an AC-to-DC voltage regulator configured to regulate an output voltage in response to a feedback voltage; and
a means for utilizing a current produced by the operational transconductance amplifier to alter the feedback voltage of the AC-to-DC voltage regulator.
12. The circuit of claim 11 wherein the second voltage input of the operational transconductance amplifier is configured to be a fixed reference measurement.
13. The circuit of claim 11 further comprising a feedback network comprising two resistors, wherein said feedback network is connected to the output voltage of the AC-to-DC voltage regulator, the feedback voltage of the voltage regulator, and the output current generated by of the operational transconductance amplifier.
14. The circuit of claim 13 wherein the feedback network further comprises a third resistor and a capacitor.
15. The circuit of claim 14 wherein the feedback network further comprises a fourth resistor, a second capacitor, and a third capacitor.
16. The circuit of claim 11 wherein:
the first controller is further configured to set a summary status to be equal to one of a set of statuses monitored by the first controller; and
each additional controller is further configured to set a summary status to be equal to either the summary status generated by the preceding controller in the series or one of a set of statuses monitored by that additional controller.
17. The circuit of claim 16 wherein the second voltage input of the operational transconductance amplifier is configured to be a fixed reference measurement.
18. The circuit of claim 16 further comprising a feedback network comprising two resistors, wherein said feedback network is connected to the output voltage of the AC-to-DC voltage regulator, the feedback voltage of the voltage regulator, and the output current generated by the operational transconductance amplifier.
19. The circuit of claim 18 wherein the feedback network further comprises a third resistor and a capacitor.
20. The circuit of claim 19 wherein the feedback network further comprises a fourth resistor, a second capacitor, and a third capacitor.
21. A method of regulating an output voltage of a DC-to-DC voltage regulator in response to voltages monitored by two or more controllers, the controllers being connected in a series, the method comprising:
monitoring, by each controller, a set of respective voltages;
selecting, by a first controller in the series, one summary voltage from a first set of voltages monitored by the first controller;
selecting, by each following controller in the series, one summary voltage equal to either the summary voltage generated by a preceding controller in the series or one voltage from a second set of voltages monitored by that following controller;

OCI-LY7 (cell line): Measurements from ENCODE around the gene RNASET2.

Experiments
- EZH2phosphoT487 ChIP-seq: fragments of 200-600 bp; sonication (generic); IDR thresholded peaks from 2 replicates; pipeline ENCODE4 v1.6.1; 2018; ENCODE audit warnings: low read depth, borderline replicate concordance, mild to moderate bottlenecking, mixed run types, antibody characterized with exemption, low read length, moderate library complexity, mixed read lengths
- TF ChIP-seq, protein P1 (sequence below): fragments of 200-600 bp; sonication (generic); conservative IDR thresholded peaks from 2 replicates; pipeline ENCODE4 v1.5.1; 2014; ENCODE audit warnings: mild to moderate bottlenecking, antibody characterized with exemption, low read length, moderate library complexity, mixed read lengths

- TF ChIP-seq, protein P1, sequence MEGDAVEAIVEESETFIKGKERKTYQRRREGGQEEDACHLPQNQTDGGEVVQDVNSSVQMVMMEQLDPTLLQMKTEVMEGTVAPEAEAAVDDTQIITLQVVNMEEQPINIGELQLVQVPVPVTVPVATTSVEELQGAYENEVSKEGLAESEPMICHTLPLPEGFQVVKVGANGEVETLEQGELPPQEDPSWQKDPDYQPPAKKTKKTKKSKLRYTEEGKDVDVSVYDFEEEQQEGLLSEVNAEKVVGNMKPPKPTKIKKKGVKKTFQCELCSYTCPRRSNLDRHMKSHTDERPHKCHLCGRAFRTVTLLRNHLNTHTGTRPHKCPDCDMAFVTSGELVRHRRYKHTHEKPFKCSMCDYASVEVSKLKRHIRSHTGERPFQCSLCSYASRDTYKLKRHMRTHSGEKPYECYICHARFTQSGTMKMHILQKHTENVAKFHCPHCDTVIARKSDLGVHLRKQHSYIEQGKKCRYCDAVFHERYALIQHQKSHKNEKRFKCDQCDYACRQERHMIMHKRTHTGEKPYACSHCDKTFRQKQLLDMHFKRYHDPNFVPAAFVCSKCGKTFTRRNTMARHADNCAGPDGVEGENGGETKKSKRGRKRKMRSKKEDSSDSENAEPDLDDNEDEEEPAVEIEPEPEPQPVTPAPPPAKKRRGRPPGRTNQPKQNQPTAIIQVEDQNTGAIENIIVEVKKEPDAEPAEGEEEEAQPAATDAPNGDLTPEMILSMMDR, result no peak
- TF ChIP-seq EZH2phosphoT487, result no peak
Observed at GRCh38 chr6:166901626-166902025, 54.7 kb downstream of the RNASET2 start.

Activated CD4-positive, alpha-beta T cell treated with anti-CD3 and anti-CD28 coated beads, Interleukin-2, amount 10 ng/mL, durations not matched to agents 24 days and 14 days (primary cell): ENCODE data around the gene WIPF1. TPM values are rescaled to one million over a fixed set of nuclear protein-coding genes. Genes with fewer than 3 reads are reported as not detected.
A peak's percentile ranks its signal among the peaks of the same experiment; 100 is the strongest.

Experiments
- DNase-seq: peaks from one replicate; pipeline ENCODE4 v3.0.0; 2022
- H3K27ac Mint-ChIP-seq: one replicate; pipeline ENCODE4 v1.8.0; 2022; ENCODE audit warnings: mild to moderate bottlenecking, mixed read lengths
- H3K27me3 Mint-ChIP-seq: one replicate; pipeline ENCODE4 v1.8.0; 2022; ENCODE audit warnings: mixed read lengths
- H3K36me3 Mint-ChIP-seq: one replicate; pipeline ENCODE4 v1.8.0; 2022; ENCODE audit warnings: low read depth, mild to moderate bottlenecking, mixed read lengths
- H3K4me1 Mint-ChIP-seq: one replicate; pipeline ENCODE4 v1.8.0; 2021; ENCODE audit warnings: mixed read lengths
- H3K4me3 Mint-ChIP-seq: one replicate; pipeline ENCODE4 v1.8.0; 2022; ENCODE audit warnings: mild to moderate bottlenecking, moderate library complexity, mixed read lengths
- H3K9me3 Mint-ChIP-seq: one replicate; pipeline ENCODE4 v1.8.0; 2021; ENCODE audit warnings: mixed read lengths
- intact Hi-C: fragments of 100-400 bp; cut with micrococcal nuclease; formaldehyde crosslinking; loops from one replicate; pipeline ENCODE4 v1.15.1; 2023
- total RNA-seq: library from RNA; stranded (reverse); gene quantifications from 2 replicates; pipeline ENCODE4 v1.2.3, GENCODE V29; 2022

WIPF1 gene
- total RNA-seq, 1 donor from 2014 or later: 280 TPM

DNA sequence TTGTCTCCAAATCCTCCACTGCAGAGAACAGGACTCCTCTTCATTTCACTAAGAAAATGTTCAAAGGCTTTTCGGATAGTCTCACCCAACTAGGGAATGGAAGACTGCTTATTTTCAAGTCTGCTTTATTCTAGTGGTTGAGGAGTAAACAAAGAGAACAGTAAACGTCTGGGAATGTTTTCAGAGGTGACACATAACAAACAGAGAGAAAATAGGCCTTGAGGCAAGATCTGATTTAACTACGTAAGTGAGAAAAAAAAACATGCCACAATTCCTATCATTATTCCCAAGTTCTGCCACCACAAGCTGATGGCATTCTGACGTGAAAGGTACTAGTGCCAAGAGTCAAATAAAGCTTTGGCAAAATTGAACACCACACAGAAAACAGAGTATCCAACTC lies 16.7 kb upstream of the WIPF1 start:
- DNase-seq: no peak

generating, via an operational transconductance amplifier, an output current proportional to a difference between a summary voltage generated by a final controller in the series and a second input voltage;
altering, via the output current of the operational transconductance amplifier, a feedback voltage of a DC-to-DC voltage regulator; and
regulating an output voltage of the DC-to-DC voltage regulator in response to the feedback voltage.
22. The method of claim 21 further comprising:
selecting, by the first controller in the series, one summary status from a set of statuses monitored by the first controller;
selecting, by each following controller in the series, one summary status to be equal to either the summary status generated by the preceding controller in the series or one status from the set of statuses monitored by that following controller.
23. A method of regulating an output voltage of an AC-to-DC voltage regulator in response to voltages monitored by two or more controllers,the controllers being connected in a series, the method comprising:
monitoring, by each controller, a set of respective voltages;
selecting, by a first controller in the series, one summary voltage from a first set of voltages monitored by the first controller;
selecting, by each following controller in the series, one summary voltage equal to either the summary voltage generated by a preceding controller in the series or one voltage from a second set of voltages monitored by that following controller;
generating, via an operational transconductance amplifier, an output current proportional to a difference between a summary voltage generated by a final controller in the series and a second input voltage;
altering, via the output current of the operational transconductance amplifier, a feedback voltage of an AC-to-DC voltage regulator; and
regulating an output voltage of the AC-to-DC voltage regulator in response to the feedback voltage.
24. The method of claim 23 further comprising:
selecting, by the first controller in the series, one summary status from a set of statuses monitored by the first controller;
selecting, by each following controller in the series, one summary status to be equal to either the summary status generated by the preceding controller in the series or one status from the set of statuses monitored by that following controller.
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US20140042997A1 (en) 2014-02-13
US9063557B2 (en) 2015-06-23